Forty years ago today, at 11:30 a.m. on December 23, 1970, the north tower of the original World Trade Center "topped out" when its highest piece of structural steel was hauled into place. At 1,370 feet, this made the World Trade Center the world's tallest building -- a title it would hold until the Sears Tower (now Willis Tower) in Chicago topped out until May 1973.
|map courtesy of New York magazine.
In September 1970, New York magazine ran a long story entitled "Is the World Trade Center Worth All the Problems It's Causing New York," detailing the television broadcasting woes, along with other complaints that were commonly leveled against the complex: it's too big; the Port Authority is wasting money on real estate; there will be too many people flooding into Lower Manhattan for the the subways to handle. Other interesting information from the piece (which you can read here):
- There was talk of extending the soon-to-be-built Second Avenue subway south of 34th Street to accommodate the added Wall Street traffic.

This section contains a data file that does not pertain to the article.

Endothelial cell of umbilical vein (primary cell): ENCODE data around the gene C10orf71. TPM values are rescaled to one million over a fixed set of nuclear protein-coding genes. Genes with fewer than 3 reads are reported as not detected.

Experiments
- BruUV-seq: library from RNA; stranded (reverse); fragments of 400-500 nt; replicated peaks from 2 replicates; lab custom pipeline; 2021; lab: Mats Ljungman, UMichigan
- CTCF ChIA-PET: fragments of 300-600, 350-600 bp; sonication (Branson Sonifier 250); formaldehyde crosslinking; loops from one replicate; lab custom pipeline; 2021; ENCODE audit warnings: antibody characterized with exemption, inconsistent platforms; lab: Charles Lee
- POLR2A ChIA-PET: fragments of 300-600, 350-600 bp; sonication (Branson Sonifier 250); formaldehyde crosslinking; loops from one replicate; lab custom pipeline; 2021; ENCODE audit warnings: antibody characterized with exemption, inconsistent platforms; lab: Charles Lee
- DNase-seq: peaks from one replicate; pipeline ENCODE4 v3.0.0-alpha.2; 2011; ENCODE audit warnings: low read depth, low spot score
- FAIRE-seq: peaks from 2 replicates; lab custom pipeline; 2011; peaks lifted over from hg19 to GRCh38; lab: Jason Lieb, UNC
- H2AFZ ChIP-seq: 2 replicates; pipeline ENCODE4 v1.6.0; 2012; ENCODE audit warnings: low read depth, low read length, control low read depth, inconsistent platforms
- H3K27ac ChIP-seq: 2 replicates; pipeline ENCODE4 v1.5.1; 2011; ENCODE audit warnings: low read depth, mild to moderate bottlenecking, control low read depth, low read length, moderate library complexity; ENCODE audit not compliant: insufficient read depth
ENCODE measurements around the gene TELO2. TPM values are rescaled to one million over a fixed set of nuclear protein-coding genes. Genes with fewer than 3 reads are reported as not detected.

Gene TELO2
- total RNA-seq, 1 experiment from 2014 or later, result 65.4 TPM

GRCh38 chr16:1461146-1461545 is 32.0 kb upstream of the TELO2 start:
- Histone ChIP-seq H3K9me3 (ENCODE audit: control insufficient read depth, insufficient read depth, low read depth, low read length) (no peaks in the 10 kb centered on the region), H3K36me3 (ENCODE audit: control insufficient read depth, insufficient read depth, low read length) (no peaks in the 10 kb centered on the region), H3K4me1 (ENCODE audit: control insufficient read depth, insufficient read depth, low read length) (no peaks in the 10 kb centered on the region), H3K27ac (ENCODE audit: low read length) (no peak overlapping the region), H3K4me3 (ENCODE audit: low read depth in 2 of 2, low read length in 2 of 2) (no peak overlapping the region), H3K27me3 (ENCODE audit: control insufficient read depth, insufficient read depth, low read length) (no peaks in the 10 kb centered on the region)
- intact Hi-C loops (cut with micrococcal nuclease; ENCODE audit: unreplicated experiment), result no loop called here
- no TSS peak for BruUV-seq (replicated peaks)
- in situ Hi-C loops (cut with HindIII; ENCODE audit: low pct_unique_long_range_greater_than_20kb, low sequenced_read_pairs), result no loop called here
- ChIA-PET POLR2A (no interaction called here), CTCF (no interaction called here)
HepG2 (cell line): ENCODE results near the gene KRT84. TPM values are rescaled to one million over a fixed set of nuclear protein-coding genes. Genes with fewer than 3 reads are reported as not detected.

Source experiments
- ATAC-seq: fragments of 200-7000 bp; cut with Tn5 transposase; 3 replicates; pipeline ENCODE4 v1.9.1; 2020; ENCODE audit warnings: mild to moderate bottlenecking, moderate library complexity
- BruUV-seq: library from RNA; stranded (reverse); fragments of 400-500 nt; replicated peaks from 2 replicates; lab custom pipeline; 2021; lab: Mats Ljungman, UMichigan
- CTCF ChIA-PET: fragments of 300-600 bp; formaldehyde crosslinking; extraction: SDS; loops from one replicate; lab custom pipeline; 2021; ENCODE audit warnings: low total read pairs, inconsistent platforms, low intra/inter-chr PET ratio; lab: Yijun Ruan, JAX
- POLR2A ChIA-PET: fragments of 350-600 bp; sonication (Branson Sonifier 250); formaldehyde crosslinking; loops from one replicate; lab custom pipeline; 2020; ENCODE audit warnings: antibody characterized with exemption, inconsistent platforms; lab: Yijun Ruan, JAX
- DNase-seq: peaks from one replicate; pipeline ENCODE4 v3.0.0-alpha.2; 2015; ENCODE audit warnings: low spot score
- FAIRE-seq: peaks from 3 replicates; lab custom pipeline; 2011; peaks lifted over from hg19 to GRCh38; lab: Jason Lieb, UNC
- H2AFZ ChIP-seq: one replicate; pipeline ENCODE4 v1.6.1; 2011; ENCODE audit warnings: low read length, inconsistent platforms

- Another subway proposal: build "people movers" from the WTC to the Lexington Avenue and Second Avenue lines.
- It was estimated that only 2,000 people out of 150,000 a day were going to use the Hudson Tubes (aka the PATH train) to commute to the World Trade Center.
- The Port Authority was asking WTC tenants to stagger their work schedules so as to ease the burden on the subways.
|A portable Sony color TV in 1970 runs you $309.95
Were you around in 1970 when the television signals went haywire? If so, let us know in the comments.
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Read more about the rise and fall of the World Trade Center in
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